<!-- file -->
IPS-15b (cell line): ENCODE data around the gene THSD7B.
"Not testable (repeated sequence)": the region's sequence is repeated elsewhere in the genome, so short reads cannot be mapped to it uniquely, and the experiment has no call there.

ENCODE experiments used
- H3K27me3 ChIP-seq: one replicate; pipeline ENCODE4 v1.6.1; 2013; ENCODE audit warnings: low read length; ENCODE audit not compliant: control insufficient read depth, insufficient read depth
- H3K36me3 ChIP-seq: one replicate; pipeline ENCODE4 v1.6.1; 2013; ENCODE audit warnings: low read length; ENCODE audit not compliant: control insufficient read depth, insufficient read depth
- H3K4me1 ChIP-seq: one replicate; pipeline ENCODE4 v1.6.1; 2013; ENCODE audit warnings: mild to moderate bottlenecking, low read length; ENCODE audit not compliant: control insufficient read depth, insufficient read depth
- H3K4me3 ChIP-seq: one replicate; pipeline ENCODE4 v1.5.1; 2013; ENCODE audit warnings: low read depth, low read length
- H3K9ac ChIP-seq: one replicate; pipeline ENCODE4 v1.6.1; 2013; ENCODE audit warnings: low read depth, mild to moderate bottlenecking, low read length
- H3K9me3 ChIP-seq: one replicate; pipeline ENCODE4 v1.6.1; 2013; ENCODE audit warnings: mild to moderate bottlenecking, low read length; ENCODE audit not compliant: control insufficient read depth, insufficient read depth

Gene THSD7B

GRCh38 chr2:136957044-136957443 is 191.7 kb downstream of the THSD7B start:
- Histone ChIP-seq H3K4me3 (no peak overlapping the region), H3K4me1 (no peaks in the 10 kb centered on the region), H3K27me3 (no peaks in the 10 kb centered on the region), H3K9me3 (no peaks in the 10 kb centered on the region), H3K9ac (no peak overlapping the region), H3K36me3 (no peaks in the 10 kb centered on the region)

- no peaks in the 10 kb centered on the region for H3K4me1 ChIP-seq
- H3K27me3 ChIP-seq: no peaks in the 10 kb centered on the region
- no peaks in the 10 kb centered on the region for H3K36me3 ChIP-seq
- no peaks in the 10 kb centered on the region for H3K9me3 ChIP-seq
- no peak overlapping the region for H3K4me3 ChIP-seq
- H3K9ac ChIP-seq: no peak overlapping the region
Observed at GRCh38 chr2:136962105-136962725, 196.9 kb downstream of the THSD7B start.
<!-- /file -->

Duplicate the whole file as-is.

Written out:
IPS-15b (cell line): ENCODE data around the gene THSD7B.
"Not testable (repeated sequence)": the region's sequence is repeated elsewhere in the genome, so short reads cannot be mapped to it uniquely, and the experiment has no call there.

ENCODE experiments used
- H3K27me3 ChIP-seq: one replicate; pipeline ENCODE4 v1.6.1; 2013; ENCODE audit warnings: low read length; ENCODE audit not compliant: control insufficient read depth, insufficient read depth
- H3K36me3 ChIP-seq: one replicate; pipeline ENCODE4 v1.6.1; 2013; ENCODE audit warnings: low read length; ENCODE audit not compliant: control insufficient read depth, insufficient read depth
- H3K4me1 ChIP-seq: one replicate; pipeline ENCODE4 v1.6.1; 2013; ENCODE audit warnings: mild to moderate bottlenecking, low read length; ENCODE audit not compliant: control insufficient read depth, insufficient read depth
- H3K4me3 ChIP-seq: one replicate; pipeline ENCODE4 v1.5.1; 2013; ENCODE audit warnings: low read depth, low read length
- H3K9ac ChIP-seq: one replicate; pipeline ENCODE4 v1.6.1; 2013; ENCODE audit warnings: low read depth, mild to moderate bottlenecking, low read length
- H3K9me3 ChIP-seq: one replicate; pipeline ENCODE4 v1.6.1; 2013; ENCODE audit warnings: mild to moderate bottlenecking, low read length; ENCODE audit not compliant: control insufficient read depth, insufficient read depth

Gene THSD7B

GRCh38 chr2:136957044-136957443 is 191.7 kb downstream of the THSD7B start:
- Histone ChIP-seq H3K4me3 (no peak overlapping the region), H3K4me1 (no peaks in the 10 kb centered on the region), H3K27me3 (no peaks in the 10 kb centered on the region), H3K9me3 (no peaks in the 10 kb centered on the region), H3K9ac (no peak overlapping the region), H3K36me3 (no peaks in the 10 kb centered on the region)

- no peaks in the 10 kb centered on the region for H3K4me1 ChIP-seq
- H3K27me3 ChIP-seq: no peaks in the 10 kb centered on the region
- no peaks in the 10 kb centered on the region for H3K36me3 ChIP-seq
- no peaks in the 10 kb centered on the region for H3K9me3 ChIP-seq
- no peak overlapping the region for H3K4me3 ChIP-seq
- H3K9ac ChIP-seq: no peak overlapping the region
Observed at GRCh38 chr2:136962105-136962725, 196.9 kb downstream of the THSD7B start.